So I've been reading a lot of papers on the reward pathway. But since I'm not schooled in any relevant knowledge I'm having trouble grasping the chain of events. Most papers detail just bits and pieces, but not the full sequence of events.

I'm trying to grasp how the error prediction signal works.

This is my guess so far:


Photosensitice cell A
Light processing neuron B
Dopamine neuron C
Motorneuron D


Light strikes A
A triggers B
B spikes after N triggers.
B triggers C
C spikes after N triggers.
C keeps repeadetly spiking for as long as its internally coded reward size/duration expectation.
D receives predecition triggers spikes causing action.
Reward comes, neural connections are strengthened.
If reward doesnt come in predicted time connection degrades.

Am I correct in this deduction or way off?

How does the actual reward get communicated? By dopamine release in blood?
By the same neurons that coded the reward prediction? If so, how do those exact neurons get triggered to release reward?

  • $\begingroup$ just within the visual processing you will have many neurons processing the information before it goes on to other areas. after all, you are not afraid of a black dot at a certain location of your retina, but of the spider (or whatever). Your 'neuron B' is not a single neuron, but a whole brain area. However I don't know how far up in the processing cascade a signal goes before the information spreads to other brain areas. It might also differ between signals depending on their abstractness. e.g. I expect that being afraid of speaking in public will involve more/different processing. $\endgroup$ – a tiger Jun 2 '17 at 9:04
  • $\begingroup$ i understand that, i tried to simplify the process to understand what happens within the reward pathway. Error prediction signal, reward. How those two are communicated by an event source, and unrelated reward trigger. I see food, i get appetite. Food is in mouth, im happy. How does the food in mouth, hot relaxing bath, sunlight on face get translated to a reward signal to the neurons that were triggered by the prediction signal $\endgroup$ – Tschallacka Jun 2 '17 at 9:48
  • $\begingroup$ I think it's too much to explain the whole reward circuitry here. You would be best off searching for review articles about reward pathways. For example, searching something like this on pubmed: ncbi.nlm.nih.gov/pubmed/?term=reward+prediction+signal+review There are several results that answer your question but do note that this is still an area of active research, it is possible to present hypotheses but the full circuitry is not perfectly known, because there are multiple contributing pathways. $\endgroup$ – Bryan Krause Jun 2 '17 at 16:17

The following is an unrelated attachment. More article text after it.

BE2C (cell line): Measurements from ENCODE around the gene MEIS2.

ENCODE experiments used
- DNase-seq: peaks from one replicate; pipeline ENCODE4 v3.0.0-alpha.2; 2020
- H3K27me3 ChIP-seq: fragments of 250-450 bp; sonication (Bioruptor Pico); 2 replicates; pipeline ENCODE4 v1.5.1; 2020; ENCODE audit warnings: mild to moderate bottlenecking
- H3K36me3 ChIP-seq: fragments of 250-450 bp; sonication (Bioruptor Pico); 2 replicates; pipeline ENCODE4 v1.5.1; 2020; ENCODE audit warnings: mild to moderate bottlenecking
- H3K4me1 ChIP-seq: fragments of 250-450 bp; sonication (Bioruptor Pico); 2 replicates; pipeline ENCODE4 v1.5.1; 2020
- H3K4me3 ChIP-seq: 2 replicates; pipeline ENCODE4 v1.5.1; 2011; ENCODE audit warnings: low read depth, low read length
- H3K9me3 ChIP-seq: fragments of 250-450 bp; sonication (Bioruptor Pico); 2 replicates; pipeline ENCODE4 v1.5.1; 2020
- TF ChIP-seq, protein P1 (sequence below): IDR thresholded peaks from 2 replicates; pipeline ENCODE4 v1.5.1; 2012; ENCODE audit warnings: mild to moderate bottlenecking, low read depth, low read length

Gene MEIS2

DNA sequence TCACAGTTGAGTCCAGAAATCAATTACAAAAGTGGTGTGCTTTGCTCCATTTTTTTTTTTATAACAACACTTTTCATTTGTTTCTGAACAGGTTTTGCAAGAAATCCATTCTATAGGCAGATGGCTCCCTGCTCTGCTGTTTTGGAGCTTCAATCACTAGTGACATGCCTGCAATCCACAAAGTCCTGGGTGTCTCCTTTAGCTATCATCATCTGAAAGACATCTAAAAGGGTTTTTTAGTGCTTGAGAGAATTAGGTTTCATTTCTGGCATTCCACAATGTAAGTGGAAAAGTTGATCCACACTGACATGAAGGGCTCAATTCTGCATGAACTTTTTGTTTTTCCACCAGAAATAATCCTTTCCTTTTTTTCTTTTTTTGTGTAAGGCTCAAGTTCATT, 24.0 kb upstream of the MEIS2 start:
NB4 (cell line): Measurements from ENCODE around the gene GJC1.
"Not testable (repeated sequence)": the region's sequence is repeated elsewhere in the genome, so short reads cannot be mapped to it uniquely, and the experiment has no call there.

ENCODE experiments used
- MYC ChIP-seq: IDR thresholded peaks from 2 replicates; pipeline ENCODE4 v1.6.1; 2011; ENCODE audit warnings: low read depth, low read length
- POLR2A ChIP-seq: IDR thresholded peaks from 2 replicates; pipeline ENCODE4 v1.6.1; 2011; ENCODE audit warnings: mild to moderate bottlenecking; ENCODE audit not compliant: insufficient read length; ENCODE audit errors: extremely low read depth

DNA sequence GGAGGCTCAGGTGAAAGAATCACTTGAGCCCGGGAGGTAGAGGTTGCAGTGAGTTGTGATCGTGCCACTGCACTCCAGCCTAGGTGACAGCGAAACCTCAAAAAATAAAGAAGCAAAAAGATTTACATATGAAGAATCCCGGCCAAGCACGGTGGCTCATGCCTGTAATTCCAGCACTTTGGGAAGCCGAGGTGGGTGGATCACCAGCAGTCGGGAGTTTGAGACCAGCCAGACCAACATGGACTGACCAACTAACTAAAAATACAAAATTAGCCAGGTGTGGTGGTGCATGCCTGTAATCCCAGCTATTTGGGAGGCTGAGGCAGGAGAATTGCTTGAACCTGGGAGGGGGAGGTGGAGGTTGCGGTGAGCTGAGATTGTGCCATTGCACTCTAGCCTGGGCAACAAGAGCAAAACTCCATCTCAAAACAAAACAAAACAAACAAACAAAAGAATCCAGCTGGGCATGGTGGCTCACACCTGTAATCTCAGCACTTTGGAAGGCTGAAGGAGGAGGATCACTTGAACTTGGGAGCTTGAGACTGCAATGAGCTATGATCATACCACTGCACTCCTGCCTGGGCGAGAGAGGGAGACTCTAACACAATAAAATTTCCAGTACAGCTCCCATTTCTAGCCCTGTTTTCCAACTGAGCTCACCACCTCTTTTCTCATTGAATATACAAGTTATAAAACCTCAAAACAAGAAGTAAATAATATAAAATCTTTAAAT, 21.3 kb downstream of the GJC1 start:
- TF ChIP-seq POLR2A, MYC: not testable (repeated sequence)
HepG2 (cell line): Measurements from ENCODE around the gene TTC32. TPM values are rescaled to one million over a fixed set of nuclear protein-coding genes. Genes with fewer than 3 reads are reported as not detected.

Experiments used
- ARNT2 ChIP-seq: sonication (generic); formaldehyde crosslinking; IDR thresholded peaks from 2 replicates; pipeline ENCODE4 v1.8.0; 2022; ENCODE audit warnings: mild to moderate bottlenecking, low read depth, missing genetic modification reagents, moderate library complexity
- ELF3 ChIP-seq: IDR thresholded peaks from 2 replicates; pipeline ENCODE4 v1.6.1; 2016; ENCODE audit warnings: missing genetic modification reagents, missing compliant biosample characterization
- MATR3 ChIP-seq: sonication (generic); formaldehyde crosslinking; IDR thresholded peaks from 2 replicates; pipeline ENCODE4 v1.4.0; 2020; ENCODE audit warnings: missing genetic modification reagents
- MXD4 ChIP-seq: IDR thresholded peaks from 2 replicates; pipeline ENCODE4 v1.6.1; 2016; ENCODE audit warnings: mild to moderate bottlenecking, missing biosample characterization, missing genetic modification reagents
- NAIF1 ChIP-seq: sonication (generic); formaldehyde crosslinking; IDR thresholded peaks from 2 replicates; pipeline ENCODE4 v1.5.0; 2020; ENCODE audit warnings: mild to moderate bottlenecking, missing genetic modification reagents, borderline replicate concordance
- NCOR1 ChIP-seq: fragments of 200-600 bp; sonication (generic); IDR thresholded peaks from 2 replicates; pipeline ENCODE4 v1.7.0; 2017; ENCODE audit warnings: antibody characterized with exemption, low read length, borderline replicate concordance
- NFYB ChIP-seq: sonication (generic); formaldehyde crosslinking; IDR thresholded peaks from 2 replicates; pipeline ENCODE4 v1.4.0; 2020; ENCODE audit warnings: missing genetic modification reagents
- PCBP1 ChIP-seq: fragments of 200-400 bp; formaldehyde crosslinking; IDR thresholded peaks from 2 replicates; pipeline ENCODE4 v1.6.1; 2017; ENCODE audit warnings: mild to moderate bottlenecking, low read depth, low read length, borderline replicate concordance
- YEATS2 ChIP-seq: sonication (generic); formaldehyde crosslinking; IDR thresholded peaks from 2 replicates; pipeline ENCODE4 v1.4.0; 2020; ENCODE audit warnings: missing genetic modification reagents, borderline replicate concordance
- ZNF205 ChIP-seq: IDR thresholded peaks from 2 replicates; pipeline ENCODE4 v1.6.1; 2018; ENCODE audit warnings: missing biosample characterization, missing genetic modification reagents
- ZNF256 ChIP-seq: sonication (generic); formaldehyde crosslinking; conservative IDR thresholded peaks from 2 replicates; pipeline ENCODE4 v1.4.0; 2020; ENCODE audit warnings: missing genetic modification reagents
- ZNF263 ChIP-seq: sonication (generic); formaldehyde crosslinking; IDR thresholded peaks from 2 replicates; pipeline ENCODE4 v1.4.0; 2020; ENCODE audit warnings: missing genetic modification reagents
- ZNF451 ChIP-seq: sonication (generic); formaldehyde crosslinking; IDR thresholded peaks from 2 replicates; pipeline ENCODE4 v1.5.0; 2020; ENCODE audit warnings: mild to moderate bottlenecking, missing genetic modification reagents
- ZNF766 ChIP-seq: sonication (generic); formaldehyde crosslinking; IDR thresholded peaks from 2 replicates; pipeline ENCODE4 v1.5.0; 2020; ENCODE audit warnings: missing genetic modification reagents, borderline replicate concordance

• $\begingroup$ @BryanKrause I realize it's a lot to explain in one answer, but it's really hard to find one article that summarizes the path from a to be in a "flowchart" type of style. They usually just focus one one piece, making it really hard to figure out how it all fits together as one coherent piece. Ideally i'd have a simple flowchart that would explain in very rough gist how the current theories are how a trigger ends up in a response and how an error correction signal works in it all. $\endgroup$ – Tschallacka Aug 27 '18 at 12:32

Essentially that's what I remember, but there can be a lot more steps between A and C, i.e. more pathways interacting in different systems to produce an associative memory. Pavlov's dogs is the classic example:

1: Pavlov rings bell, dogs hear bell

2: Pavlov feeds dogs, (dogs rewarded)

3: Repeat 1 and 2 for a few days.

4: Ring bell, dogs will salivate and expect food, even if no food is on the way.

So, in the skull, the dogs are making a link between hearing a bell and a reward.

Dopamine is released at dopaminergic synapses, the limbic system is probably the best understood part of the memory/reward system, particularly the mesolimbic pathway for reward.

Neurons get triggered by presynaptic neurotransmitters, some require convergence of signals to reach threshold and trigger an action potential. Connections are strengthened by long-term potentiation, which has been argued to be the basis for memories, but that's a massive topic I'm not qualified to discuss.

I haven't heard of the "error prediction signal" before, might be a new discovery/thinking that I'm a bit behind on.

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    $\begingroup$ Yes indeed error prediction signals have been discussed for decades now, it is not a new concept. I appreciate the attempt at an answer but there is really very little here that actually answers the question, instead you are explaining a behavioral paradigm. Everything you say is correct, though. I think the original question is just not answerable in a SE format, it is much too broad and the circuitry is not fully understood yet. $\endgroup$ – Bryan Krause Jun 2 '17 at 16:20
  • $\begingroup$ It is a bit of tangent but one current idea is that humor itself exists as an error correcting mechanism. a way of dealing with pathways that make bad predictions $\endgroup$ – John Nov 29 '17 at 17:48

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